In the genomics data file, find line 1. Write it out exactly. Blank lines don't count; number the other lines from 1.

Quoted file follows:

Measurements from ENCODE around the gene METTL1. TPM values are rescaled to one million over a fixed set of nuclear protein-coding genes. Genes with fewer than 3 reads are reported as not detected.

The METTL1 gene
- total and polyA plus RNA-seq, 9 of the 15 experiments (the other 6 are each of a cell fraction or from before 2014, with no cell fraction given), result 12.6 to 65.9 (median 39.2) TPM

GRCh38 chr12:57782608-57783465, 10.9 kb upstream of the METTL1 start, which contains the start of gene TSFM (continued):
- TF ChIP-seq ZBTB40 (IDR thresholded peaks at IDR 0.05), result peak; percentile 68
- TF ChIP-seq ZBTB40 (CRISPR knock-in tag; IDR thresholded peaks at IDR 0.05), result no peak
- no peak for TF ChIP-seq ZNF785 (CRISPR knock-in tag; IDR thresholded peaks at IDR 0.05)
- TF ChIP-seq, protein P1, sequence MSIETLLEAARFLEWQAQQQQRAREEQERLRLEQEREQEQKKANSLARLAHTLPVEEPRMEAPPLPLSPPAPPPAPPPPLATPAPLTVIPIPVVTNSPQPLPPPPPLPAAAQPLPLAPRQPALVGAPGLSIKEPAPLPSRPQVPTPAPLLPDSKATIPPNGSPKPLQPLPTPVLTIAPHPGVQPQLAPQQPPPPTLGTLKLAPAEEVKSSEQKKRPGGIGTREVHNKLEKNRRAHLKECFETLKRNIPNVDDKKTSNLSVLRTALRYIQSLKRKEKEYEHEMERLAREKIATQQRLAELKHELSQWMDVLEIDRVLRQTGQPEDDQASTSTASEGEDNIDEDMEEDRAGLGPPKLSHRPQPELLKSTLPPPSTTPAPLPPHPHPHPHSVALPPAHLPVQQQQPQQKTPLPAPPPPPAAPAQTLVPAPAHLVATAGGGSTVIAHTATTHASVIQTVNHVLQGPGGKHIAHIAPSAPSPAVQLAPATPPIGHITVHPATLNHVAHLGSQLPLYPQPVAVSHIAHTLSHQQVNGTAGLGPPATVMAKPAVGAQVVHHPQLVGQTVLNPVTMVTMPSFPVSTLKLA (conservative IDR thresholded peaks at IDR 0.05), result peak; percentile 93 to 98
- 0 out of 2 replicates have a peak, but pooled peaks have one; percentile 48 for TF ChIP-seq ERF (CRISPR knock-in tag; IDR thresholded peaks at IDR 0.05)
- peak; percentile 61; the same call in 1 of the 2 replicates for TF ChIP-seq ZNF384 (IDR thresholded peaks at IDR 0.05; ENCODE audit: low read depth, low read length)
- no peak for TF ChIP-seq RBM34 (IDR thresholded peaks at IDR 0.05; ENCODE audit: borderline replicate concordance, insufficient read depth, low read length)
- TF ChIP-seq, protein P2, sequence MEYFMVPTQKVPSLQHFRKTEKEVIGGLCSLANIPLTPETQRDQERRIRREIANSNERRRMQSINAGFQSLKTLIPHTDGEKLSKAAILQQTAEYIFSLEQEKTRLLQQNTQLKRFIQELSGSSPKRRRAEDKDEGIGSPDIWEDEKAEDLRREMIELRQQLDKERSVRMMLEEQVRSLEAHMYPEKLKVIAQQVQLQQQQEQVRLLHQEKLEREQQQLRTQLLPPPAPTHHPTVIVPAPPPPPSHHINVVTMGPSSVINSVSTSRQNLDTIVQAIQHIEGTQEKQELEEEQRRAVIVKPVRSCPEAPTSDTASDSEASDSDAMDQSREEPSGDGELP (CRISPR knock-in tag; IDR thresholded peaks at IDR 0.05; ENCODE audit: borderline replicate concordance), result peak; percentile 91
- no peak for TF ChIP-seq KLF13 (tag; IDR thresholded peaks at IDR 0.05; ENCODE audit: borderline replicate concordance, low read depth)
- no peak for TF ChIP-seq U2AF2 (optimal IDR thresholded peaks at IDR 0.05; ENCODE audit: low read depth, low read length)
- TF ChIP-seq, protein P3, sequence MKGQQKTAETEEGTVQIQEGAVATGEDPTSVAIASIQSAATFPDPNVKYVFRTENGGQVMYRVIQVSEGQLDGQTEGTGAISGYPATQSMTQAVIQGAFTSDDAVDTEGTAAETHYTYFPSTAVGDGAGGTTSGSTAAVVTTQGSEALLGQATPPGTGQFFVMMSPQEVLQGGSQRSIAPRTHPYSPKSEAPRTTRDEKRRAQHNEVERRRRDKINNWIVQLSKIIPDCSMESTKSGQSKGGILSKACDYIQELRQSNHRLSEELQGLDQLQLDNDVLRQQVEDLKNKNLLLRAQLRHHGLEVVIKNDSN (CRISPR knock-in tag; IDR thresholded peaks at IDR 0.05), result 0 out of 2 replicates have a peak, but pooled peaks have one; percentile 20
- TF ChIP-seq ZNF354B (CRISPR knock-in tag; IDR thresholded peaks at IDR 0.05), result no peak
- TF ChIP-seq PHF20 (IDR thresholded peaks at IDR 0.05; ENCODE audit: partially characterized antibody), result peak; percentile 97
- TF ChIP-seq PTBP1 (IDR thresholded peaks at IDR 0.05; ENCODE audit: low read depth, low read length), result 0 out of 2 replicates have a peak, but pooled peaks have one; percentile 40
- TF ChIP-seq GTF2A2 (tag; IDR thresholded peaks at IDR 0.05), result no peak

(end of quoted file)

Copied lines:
Measurements from ENCODE around the gene METTL1. TPM values are rescaled to one million over a fixed set of nuclear protein-coding genes. Genes with fewer than 3 reads are reported as not detected.